A pair of shuttle astronauts leave their spacecraft to repair a satellite. There's an explosion. NASA loses contact for two minutes, but the both are rescued and safely returned to Earth. ... See full summary »
Charles Brubaker is the astronaut leading NASA's first manned mission to Mars. Seconds before the launch, the entire team is pulled from the capsule and the rocket leaves earth unmanned much to Brubaker's anger. The head of the programme explains that the life support system was faulty and that NASA can't afford the publicity of a scratched mission. The plan is to fake the Mars landing and keep the astronauts at a remote base until the mission is over, but then investigative journalist Robert Caulfield starts to suspect something. Written by
Col Needham <email@example.com>
One of two late 1970s sci-fi conspiracy movies, the other film was Hangar 18 (1980). See more »
As the Learjet lands in the desert, one can clearly see that its landing gear is fully intact. It was supposed to look like it was landing with the gear retracted, as landing on three wheels would cause the plane to spin around violently, but the plane is just too high up and the landing is too smooth for it to have been with the gear retracted. See more »
Listen to me and listen good. I don't like you, Caulfield. You're ambitious. You think the way to get ahead is to come up with the scoop of the century. Woodward and Bernstein were good reporters, that's how they did it. Not by telling me they've located Patty Hearst three times like you did or that brilliant piece of investigative journalism you pulled off by finding an eye witness to the second gunman in the Kennedy assassination. The small fact that the man had been in a mental institution ...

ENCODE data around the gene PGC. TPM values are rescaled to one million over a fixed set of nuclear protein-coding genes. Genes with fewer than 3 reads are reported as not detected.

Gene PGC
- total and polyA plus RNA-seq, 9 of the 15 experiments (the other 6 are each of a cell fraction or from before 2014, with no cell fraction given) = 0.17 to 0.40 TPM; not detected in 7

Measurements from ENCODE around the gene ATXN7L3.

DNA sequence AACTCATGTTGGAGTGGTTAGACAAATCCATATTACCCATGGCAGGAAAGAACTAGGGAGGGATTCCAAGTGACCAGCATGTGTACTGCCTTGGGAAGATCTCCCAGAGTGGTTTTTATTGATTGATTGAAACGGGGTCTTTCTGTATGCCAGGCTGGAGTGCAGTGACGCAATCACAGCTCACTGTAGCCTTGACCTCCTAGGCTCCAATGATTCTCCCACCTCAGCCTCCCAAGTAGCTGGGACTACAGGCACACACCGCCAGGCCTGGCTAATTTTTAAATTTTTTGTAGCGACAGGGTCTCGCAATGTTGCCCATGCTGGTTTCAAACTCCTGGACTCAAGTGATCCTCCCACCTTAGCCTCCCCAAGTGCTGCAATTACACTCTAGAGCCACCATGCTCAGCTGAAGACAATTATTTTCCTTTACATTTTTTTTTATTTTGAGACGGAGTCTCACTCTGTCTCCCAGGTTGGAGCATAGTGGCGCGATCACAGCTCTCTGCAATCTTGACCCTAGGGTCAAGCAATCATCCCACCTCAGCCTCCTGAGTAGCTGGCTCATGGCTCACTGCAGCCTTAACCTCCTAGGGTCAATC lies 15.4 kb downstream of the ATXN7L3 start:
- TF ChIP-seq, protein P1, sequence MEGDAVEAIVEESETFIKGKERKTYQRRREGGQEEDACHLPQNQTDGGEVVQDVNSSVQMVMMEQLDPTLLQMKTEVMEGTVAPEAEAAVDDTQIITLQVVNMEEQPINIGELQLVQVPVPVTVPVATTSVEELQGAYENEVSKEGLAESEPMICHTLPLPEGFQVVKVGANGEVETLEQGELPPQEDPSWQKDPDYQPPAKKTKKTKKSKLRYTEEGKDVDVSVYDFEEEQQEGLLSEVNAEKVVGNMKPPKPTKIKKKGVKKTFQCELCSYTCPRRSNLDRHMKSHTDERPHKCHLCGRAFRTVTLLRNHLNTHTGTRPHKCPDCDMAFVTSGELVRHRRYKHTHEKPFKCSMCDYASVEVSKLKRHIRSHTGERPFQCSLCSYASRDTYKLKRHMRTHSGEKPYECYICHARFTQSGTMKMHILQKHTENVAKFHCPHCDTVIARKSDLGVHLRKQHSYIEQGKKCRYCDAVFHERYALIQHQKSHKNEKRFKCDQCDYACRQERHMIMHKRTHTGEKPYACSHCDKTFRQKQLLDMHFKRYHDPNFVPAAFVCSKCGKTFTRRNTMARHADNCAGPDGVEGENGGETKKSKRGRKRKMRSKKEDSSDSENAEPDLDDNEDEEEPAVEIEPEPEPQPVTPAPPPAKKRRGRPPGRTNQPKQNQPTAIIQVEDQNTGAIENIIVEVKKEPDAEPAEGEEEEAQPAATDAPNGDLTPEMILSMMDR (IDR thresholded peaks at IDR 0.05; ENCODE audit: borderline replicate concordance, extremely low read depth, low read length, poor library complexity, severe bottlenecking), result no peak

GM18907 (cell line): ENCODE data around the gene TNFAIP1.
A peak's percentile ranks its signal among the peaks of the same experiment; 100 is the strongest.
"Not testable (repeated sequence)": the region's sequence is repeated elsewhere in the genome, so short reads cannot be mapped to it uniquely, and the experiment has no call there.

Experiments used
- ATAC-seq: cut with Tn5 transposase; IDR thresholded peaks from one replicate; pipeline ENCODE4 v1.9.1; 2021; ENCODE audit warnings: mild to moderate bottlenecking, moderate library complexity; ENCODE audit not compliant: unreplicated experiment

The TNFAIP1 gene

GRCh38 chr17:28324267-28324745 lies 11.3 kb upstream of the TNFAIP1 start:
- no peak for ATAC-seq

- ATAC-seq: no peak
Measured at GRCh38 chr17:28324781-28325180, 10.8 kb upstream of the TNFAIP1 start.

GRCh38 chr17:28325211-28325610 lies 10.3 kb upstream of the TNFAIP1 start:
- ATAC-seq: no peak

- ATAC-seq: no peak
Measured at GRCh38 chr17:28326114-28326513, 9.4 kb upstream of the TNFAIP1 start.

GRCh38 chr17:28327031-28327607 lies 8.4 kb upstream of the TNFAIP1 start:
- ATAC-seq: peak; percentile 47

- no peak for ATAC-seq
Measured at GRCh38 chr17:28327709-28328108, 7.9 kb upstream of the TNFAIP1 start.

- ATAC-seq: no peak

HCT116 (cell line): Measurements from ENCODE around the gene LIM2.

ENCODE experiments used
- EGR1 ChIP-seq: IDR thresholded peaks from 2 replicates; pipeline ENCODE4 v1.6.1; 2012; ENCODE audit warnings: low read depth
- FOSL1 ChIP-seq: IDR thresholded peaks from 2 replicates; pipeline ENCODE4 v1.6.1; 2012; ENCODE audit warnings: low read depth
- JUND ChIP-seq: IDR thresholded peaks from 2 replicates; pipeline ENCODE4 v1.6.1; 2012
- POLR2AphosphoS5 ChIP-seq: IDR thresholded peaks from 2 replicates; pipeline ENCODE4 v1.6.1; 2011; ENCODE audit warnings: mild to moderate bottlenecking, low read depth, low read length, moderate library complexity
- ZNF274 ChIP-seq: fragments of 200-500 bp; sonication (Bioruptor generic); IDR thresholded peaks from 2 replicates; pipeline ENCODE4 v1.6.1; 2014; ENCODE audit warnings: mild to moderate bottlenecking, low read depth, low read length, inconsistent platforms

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Capricorn One is interesting and exciting, with a very well worked out plot and a fast-moving script, nicely enlivened by the all star cast.
It is about a trio of astronauts about to embark on the first manned mission to Mars who are taken off their shuttle at the eleventh hour and whisked away to a secret building in the middle of nowhere. From there, they are forced into acting out the mission, thus taking part in one of the most audacious hoaxes of all-time against their will. However things get worse when they discover that they are going to be killed when their part in the ruse is over, under the believable cover story that their shuttle burned up during re-entry. Elliot Gould enters the story here, as a nosy reporter who gets wind of the deception and sets out to expose it.
This is probably the best of all Peter Hyams' films, because it has the most ingenious script and feels fresh and lively throughout. Most of the performances are well judged, although the climax is spoilt somewhat by Telly Savalas's unnecessary comic relief cameo. James Brolin, OJ Simpson and Sam Waterson as the unfortunate astronauts turn in convincing performances as men forced to deceive the world - including their families - against their wishes. Gould, as the witty and quick thinking reporter, produces the most colourful characterisation of his entire career.
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